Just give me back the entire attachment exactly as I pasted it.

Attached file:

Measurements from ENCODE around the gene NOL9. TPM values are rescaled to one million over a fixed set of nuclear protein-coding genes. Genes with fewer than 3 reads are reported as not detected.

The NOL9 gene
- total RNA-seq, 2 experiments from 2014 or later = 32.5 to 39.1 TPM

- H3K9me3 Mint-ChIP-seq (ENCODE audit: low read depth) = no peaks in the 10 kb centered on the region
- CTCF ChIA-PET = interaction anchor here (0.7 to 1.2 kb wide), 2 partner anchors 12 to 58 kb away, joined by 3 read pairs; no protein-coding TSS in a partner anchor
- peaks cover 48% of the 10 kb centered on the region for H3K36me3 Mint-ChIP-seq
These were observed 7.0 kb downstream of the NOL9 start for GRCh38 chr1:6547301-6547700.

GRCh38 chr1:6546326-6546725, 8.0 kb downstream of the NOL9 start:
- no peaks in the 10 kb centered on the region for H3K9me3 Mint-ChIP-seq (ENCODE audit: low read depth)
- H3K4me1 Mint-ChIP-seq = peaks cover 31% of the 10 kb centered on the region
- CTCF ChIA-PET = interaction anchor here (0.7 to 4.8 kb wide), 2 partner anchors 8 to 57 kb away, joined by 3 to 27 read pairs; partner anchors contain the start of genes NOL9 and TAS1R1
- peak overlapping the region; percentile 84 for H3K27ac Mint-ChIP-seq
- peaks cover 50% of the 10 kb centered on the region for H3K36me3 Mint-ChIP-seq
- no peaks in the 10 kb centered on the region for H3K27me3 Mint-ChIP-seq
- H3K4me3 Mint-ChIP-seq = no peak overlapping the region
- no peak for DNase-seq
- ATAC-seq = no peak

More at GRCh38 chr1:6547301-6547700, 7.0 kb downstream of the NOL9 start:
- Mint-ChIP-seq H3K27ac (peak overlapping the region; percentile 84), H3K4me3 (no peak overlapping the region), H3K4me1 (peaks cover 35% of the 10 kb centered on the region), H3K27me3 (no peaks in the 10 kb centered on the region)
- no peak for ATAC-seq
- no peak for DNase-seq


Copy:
Measurements from ENCODE around the gene NOL9. TPM values are rescaled to one million over a fixed set of nuclear protein-coding genes. Genes with fewer than 3 reads are reported as not detected.

The NOL9 gene
- total RNA-seq, 2 experiments from 2014 or later = 32.5 to 39.1 TPM

- H3K9me3 Mint-ChIP-seq (ENCODE audit: low read depth) = no peaks in the 10 kb centered on the region
- CTCF ChIA-PET = interaction anchor here (0.7 to 1.2 kb wide), 2 partner anchors 12 to 58 kb away, joined by 3 read pairs; no protein-coding TSS in a partner anchor
- peaks cover 48% of the 10 kb centered on the region for H3K36me3 Mint-ChIP-seq
These were observed 7.0 kb downstream of the NOL9 start for GRCh38 chr1:6547301-6547700.

GRCh38 chr1:6546326-6546725, 8.0 kb downstream of the NOL9 start:
- no peaks in the 10 kb centered on the region for H3K9me3 Mint-ChIP-seq (ENCODE audit: low read depth)
- H3K4me1 Mint-ChIP-seq = peaks cover 31% of the 10 kb centered on the region
- CTCF ChIA-PET = interaction anchor here (0.7 to 4.8 kb wide), 2 partner anchors 8 to 57 kb away, joined by 3 to 27 read pairs; partner anchors contain the start of genes NOL9 and TAS1R1
- peak overlapping the region; percentile 84 for H3K27ac Mint-ChIP-seq
- peaks cover 50% of the 10 kb centered on the region for H3K36me3 Mint-ChIP-seq
- no peaks in the 10 kb centered on the region for H3K27me3 Mint-ChIP-seq
- H3K4me3 Mint-ChIP-seq = no peak overlapping the region
- no peak for DNase-seq
- ATAC-seq = no peak

More at GRCh38 chr1:6547301-6547700, 7.0 kb downstream of the NOL9 start:
- Mint-ChIP-seq H3K27ac (peak overlapping the region; percentile 84), H3K4me3 (no peak overlapping the region), H3K4me1 (peaks cover 35% of the 10 kb centered on the region), H3K27me3 (no peaks in the 10 kb centered on the region)
- no peak for ATAC-seq
- no peak for DNase-seq